NHS England, in partnership with Age UK, Public Health England, and the Chief Fire Officer’s Association and older people themselves, have published “A Practical Guide to Healthy Ageing“. The guide is designed to help people to stay physically and mentally well by providing hints and tips on how to keep fit and independent. It recognises that there is always something that can be done to improve our own health and wellbeing. You can access the guide by clicking HERE

On the same page you will also find “Practical Guide to Healthy Caring“. This guide provides information and advice to carers about staying healthy and identifies the support available to help carers maintain their health and well-being.

What About People With Established Frailty?

The adverse effects of frailty can be mitigated by for example by:

  • Vision and hearing assessment and referral
  • Reducing people’s falls risk
  • Timely medication review can reduce risk of adverse drug reactions, drug interactions and non-compliance.
  • Strength and balance training
  • Assessment of home hazards and then interventions to reduce these
  • Using assistive technology as part of a menu of options in place to help people to effectively self-manage their long-term condition

(NICE, 2019)

A more detailed list of interventions that can be used by both commissioning groups and providers can be found in the NHS England Document “Compassionate care for frail older people using an integrated care pathway” which you can download from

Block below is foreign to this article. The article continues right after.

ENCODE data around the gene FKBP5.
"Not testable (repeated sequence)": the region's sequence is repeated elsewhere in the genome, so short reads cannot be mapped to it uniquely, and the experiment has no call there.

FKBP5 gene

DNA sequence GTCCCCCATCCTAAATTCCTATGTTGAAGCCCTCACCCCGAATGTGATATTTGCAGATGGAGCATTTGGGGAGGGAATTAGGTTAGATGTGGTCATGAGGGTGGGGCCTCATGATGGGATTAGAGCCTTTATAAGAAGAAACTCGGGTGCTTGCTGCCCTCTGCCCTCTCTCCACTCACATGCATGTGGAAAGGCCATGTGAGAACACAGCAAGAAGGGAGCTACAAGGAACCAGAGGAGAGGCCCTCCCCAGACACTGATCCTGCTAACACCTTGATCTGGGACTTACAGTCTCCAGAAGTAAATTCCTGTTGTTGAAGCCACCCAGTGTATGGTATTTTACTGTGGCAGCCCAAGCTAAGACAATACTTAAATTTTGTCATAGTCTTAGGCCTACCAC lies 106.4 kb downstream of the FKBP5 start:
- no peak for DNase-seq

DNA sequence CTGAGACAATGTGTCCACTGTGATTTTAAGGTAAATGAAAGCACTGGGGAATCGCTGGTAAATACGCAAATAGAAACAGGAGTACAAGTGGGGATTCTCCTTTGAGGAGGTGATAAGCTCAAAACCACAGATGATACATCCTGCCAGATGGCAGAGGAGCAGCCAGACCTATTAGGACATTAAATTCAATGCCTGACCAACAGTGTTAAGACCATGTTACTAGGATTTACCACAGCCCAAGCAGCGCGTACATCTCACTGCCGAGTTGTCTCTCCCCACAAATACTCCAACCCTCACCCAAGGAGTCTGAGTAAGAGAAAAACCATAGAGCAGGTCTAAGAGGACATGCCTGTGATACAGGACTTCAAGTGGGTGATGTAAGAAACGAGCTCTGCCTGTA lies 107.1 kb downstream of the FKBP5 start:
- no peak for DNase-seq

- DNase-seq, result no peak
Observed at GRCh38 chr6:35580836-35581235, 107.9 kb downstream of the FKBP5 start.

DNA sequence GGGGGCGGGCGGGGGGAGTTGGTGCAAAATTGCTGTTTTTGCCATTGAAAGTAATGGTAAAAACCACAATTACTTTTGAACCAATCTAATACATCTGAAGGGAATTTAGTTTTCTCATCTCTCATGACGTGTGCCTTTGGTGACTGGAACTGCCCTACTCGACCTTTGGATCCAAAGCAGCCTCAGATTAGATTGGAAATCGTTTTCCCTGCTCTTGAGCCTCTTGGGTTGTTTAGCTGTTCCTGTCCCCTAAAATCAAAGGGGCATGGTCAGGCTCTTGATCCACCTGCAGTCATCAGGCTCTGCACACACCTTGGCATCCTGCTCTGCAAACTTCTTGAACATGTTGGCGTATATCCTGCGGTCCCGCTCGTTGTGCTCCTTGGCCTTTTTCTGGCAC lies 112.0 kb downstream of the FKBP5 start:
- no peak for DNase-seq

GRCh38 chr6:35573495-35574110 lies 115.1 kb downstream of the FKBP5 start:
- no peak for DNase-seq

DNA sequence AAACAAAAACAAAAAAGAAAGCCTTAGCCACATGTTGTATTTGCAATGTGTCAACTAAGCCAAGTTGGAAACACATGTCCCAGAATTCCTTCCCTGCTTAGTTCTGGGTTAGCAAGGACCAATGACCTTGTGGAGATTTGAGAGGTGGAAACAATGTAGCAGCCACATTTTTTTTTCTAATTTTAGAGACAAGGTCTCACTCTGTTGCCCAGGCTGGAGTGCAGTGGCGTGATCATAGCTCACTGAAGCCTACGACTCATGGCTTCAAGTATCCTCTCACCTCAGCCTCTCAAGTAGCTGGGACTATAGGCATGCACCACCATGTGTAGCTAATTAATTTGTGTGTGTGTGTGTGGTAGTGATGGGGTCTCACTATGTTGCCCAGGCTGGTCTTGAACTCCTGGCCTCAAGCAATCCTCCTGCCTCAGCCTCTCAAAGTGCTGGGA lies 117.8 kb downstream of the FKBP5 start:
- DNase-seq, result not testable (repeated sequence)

https://www.england.nhs.uk/wp-content/uploads/2014/02/safe-comp-care.pdf

The interventions list starts on page 17 of the booklet and finishes on page 21.

You could also look at the information available from NICE onImproving Care and Support for People with Frailty” Click on THIS LINK to view.

Frailty Focus is a test campaign commissioned by NHS North Hampshire Clinical Commissioning Group which has a website for tackling frailty in their local area. There are areas of the website for healthcare professionals, the general public and carers/volunteers all aimed at enabling more of the local population to age well while planning ahead, discussing what matters most and ensuring they get the right care and support now, and into the future.

The Frailty Focus introductory video is below

This is the link to the projects main web page which you should explore and use with your own team

http://www.frailtyfocus.nhs.uk/